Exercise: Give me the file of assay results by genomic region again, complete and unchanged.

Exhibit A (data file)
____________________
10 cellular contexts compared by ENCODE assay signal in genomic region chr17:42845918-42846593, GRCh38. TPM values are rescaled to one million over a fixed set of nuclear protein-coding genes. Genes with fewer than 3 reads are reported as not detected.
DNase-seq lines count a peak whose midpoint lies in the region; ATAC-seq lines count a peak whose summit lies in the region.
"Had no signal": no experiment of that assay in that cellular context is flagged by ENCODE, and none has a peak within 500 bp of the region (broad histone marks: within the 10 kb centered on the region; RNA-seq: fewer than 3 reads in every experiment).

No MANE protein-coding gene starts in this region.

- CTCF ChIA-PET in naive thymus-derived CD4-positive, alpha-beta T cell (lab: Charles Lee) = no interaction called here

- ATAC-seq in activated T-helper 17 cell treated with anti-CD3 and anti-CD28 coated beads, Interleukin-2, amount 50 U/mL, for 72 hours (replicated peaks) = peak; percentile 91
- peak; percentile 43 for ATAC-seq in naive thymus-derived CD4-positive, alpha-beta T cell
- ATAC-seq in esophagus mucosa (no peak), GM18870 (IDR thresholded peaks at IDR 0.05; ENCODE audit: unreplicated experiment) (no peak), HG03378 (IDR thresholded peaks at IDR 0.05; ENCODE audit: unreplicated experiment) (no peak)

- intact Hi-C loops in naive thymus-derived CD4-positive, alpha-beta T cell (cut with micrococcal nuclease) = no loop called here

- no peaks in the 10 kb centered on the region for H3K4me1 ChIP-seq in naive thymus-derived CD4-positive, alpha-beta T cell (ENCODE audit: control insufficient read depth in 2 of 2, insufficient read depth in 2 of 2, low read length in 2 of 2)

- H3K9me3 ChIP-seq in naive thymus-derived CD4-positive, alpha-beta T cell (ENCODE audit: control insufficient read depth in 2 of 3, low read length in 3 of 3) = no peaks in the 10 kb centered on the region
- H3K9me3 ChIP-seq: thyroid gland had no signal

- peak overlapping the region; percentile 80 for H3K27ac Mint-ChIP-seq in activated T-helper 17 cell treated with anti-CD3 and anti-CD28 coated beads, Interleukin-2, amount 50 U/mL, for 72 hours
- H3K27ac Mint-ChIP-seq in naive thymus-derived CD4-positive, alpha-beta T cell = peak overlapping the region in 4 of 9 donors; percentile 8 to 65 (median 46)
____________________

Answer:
10 cellular contexts compared by ENCODE assay signal in genomic region chr17:42845918-42846593, GRCh38. TPM values are rescaled to one million over a fixed set of nuclear protein-coding genes. Genes with fewer than 3 reads are reported as not detected.
DNase-seq lines count a peak whose midpoint lies in the region; ATAC-seq lines count a peak whose summit lies in the region.
"Had no signal": no experiment of that assay in that cellular context is flagged by ENCODE, and none has a peak within 500 bp of the region (broad histone marks: within the 10 kb centered on the region; RNA-seq: fewer than 3 reads in every experiment).

No MANE protein-coding gene starts in this region.

- CTCF ChIA-PET in naive thymus-derived CD4-positive, alpha-beta T cell (lab: Charles Lee) = no interaction called here

- ATAC-seq in activated T-helper 17 cell treated with anti-CD3 and anti-CD28 coated beads, Interleukin-2, amount 50 U/mL, for 72 hours (replicated peaks) = peak; percentile 91
- peak; percentile 43 for ATAC-seq in naive thymus-derived CD4-positive, alpha-beta T cell
- ATAC-seq in esophagus mucosa (no peak), GM18870 (IDR thresholded peaks at IDR 0.05; ENCODE audit: unreplicated experiment) (no peak), HG03378 (IDR thresholded peaks at IDR 0.05; ENCODE audit: unreplicated experiment) (no peak)

- intact Hi-C loops in naive thymus-derived CD4-positive, alpha-beta T cell (cut with micrococcal nuclease) = no loop called here

- no peaks in the 10 kb centered on the region for H3K4me1 ChIP-seq in naive thymus-derived CD4-positive, alpha-beta T cell (ENCODE audit: control insufficient read depth in 2 of 2, insufficient read depth in 2 of 2, low read length in 2 of 2)

- H3K9me3 ChIP-seq in naive thymus-derived CD4-positive, alpha-beta T cell (ENCODE audit: control insufficient read depth in 2 of 3, low read length in 3 of 3) = no peaks in the 10 kb centered on the region
- H3K9me3 ChIP-seq: thyroid gland had no signal

- peak overlapping the region; percentile 80 for H3K27ac Mint-ChIP-seq in activated T-helper 17 cell treated with anti-CD3 and anti-CD28 coated beads, Interleukin-2, amount 50 U/mL, for 72 hours
- H3K27ac Mint-ChIP-seq in naive thymus-derived CD4-positive, alpha-beta T cell = peak overlapping the region in 4 of 9 donors; percentile 8 to 65 (median 46)